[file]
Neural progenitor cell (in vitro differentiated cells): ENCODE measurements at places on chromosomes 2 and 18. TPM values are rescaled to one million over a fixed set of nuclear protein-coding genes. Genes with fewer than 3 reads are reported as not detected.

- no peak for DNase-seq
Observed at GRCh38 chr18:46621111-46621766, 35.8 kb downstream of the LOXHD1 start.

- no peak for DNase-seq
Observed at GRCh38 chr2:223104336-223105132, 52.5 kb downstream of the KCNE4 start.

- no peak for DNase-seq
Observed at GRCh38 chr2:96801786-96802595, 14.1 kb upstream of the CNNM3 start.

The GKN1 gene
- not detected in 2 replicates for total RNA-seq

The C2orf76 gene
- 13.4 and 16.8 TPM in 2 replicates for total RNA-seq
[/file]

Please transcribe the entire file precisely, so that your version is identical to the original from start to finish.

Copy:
Neural progenitor cell (in vitro differentiated cells): ENCODE measurements at places on chromosomes 2 and 18. TPM values are rescaled to one million over a fixed set of nuclear protein-coding genes. Genes with fewer than 3 reads are reported as not detected.

- no peak for DNase-seq
Observed at GRCh38 chr18:46621111-46621766, 35.8 kb downstream of the LOXHD1 start.

- no peak for DNase-seq
Observed at GRCh38 chr2:223104336-223105132, 52.5 kb downstream of the KCNE4 start.

- no peak for DNase-seq
Observed at GRCh38 chr2:96801786-96802595, 14.1 kb upstream of the CNNM3 start.

The GKN1 gene
- not detected in 2 replicates for total RNA-seq

The C2orf76 gene
- 13.4 and 16.8 TPM in 2 replicates for total RNA-seq